Soutine’s Portraits: Cooks, Waiters and Bellboys at the Courtauld Gallery

Pastry Cook of Cagnes (Le pâtissier de Cagnes _ Der Konditor von Cagnes), 1922. Private Collection
Pastry Cook of Cagnes (Le pâtissier de Cagnes _ Der Konditor von Cagnes), 1922. Private Collection

Chaim Soutine met Amedeo Modigliani in Paris in 1915. Both were immigrants and both were Jews, but otherwise their backgrounds were very different: Modigliani came from a middle class, liberal Jewish family from Livorno in Italy, whereas Soutine had grown up in a desperately poor, very Orthodox shtetl near Minsk (now Belarus). The two occupied the same lodgings for a while, taking turns, so the story goes, to sleep in the only bed. More importantly, Modigliani also introduced Soutine to his dealer Léopold Zborowski.

Coincidentally (or maybe not coincidentally – I don’t know), the two artists each have exhibitions devoted to them in London this autumn. You don’t need a Jonathan Jones or an Alexander Graham-Dixon to tell you that Modigliani at Tate Modern will be one of the biggest blockbusters of the year. First off, though, is this show at the Courtauld Gallery, which concentrates on the curious series that Soutine painted of serving staff from the luxury hotels and restaurants of Paris during the 1920s. It’s a small show, just twenty-odd paintings in two rooms, but it packs quite a punch.

Chaim Soutine 1893-1943, Bellboy, around 1925, oil on canvas Centre Georges Pompidou, Paris, Musee national d_art moderne Centre de creation industrielle
Chaim Soutine 1893-1943, Bellboy, around 1925, oil on canvas Centre Georges Pompidou, Paris, Musee national d’art moderne Centre de creation industrielle

What you get here is a remarkable gallery of types, all rendered in Soutine’s very idiosyncratic, rather melancholy, brand of Expressionism. The most sympathetic are the gawky teenaged pastry chefs with their outsized ears (Soutine must be the first artist to have used ears to anchor a composition). At the other end of the psychological spectrum there’s a marvellously sly-looking valet de chambre, positively diabolical in his dark uniform. The rest tend to be cocky, hands-on-hips, defiant; clearly, there’s backstairs intrigue aplenty going on here. If Tim Burton – or, better still, Todd Browning – had made ‘Grand Budapest Hotel’, it might have looked a bit like this.

Why were Soutine and other Jewish artists of the 20th Century – Bomberg, Kossoff, Auerbach – so attracted to Expressionism? Probably for the same reason that Soutine revered Rembrandt, famously recreating Rembrandt’s ‘Slaughtered Ox’ in his studio and driving the neighbours to distraction with the stench of rotting flesh. According to David Sylvester, Rembrandt appeals to Jewish sensibilities not just because of his Old Testament subjects but because he’s got soul.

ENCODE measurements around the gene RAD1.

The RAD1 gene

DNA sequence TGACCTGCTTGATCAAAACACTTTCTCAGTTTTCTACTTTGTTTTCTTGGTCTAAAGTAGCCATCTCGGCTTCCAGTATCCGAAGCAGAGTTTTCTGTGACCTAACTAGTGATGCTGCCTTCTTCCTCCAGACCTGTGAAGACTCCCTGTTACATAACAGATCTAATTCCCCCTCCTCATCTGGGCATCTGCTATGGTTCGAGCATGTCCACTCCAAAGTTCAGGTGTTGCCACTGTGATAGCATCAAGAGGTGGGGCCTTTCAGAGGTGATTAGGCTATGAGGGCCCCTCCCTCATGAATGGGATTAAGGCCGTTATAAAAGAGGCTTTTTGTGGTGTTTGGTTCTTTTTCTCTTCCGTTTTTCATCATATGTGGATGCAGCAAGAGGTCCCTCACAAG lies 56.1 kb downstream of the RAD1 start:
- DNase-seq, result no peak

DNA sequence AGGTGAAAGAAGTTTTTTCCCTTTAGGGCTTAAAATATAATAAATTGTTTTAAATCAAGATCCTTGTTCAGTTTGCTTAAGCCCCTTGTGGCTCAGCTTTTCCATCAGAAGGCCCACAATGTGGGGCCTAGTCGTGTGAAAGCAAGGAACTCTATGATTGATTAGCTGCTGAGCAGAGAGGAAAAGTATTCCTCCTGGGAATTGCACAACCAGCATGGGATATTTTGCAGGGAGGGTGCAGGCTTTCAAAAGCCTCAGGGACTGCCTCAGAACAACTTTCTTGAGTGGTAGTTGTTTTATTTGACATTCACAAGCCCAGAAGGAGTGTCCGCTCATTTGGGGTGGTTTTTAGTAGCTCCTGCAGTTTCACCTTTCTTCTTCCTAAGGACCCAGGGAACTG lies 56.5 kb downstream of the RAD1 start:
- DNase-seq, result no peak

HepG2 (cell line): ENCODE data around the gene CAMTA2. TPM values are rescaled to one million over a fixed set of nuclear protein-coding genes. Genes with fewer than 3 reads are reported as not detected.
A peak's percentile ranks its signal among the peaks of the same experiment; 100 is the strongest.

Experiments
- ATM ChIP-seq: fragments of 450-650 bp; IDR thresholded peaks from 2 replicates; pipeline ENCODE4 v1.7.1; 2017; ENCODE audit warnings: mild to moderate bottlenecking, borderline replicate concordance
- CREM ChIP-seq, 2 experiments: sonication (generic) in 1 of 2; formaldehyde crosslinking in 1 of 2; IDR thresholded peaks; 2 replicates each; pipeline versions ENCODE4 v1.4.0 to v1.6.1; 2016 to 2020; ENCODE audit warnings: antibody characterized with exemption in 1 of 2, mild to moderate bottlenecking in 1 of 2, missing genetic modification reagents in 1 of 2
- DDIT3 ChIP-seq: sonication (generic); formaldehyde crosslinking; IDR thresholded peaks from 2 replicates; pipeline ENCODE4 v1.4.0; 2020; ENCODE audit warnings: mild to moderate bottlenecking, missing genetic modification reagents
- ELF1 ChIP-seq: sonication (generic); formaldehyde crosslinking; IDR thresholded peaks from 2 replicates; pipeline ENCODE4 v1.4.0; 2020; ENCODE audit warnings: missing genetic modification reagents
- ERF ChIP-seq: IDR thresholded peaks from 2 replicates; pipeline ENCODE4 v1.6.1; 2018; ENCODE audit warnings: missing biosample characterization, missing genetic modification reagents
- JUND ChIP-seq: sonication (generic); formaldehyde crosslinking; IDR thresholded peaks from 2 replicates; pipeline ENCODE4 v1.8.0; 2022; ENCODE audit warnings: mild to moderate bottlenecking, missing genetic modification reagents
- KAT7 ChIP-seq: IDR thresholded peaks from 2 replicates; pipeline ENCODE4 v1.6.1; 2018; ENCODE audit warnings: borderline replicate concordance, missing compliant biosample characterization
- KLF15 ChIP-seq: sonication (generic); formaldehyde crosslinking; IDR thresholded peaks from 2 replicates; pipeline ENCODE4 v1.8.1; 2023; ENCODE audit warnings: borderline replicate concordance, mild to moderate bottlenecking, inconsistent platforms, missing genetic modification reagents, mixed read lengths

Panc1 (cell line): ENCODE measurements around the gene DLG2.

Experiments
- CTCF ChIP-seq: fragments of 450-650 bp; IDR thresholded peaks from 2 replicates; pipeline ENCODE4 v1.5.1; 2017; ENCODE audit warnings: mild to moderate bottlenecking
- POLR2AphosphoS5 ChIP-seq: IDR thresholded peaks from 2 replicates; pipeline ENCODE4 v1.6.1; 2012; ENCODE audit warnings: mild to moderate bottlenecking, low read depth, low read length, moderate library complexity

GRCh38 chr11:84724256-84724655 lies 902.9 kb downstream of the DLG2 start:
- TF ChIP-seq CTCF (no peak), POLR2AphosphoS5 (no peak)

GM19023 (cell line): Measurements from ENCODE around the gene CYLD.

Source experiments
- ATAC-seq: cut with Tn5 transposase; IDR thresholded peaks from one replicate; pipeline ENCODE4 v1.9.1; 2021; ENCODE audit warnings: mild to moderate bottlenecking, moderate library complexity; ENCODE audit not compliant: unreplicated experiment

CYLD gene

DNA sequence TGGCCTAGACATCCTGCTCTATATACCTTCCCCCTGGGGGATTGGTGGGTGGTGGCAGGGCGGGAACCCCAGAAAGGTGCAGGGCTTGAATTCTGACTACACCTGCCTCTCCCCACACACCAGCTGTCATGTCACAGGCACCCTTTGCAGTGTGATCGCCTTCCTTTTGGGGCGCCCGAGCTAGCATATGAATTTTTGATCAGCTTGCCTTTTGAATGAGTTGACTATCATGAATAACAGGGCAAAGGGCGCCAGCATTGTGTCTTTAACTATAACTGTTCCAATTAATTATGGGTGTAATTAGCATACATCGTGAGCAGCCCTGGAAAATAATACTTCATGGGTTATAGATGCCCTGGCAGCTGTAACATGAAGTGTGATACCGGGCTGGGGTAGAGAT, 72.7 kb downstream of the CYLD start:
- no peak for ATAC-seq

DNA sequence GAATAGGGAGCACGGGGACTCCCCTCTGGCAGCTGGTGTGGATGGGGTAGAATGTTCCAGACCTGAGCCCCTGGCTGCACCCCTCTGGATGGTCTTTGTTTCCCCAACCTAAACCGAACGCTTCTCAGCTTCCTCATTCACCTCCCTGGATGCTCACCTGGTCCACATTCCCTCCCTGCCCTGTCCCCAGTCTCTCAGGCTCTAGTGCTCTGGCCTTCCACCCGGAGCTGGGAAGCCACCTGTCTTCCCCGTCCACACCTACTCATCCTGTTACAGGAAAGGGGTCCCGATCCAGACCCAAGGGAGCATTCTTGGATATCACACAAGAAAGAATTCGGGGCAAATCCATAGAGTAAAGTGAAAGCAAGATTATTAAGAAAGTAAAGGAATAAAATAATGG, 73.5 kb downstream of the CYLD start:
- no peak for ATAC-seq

La Soubrette (Waiting Maid), c.1933 (oil on canvas)
Waiting Maid (La soubrette), c.1933. Ben Uri Gallery & Museum

Soutine’s waiters and bellhops aren’t really portraits in the conventional sense, more like character studies, or ‘tronies’, to use the Dutch term. We know surprisingly little about his sitters, not even their names, apparently, in most cases. Presumably they agreed to pose for Soutine in order to augment their meagre wages; if so, they paid a heavy price in the marathon sessions that Soutine’s frenetic working methods demanded. Why, on the other hand, Soutine chose to make these paintings, which, on the face of it, had no obvious commercial appeal, is rather baffling and unfortunately the show isn’t very enlightening on this point.

No doubt when Modigliani opens on 23 November all roads will lead to Tate Modern. Yes, Modigliani is sexier but Soutine was also a great painter and this absorbing show should be seen as more than just a curtain-raiser for the Modigliani juggernaut.

NM

Courtauld Gallery, 19 October 2017 – 21 January 2018

One thought on “Soutine’s Portraits: Cooks, Waiters and Bellboys at the Courtauld Gallery

Leave a Reply

Fill in your details below or click an icon to log in:

WordPress.com Logo

You are commenting using your WordPress.com account. Log Out / Change )

Twitter picture

You are commenting using your Twitter account. Log Out / Change )

Facebook photo

You are commenting using your Facebook account. Log Out / Change )

Google+ photo

You are commenting using your Google+ account. Log Out / Change )

Connecting to %s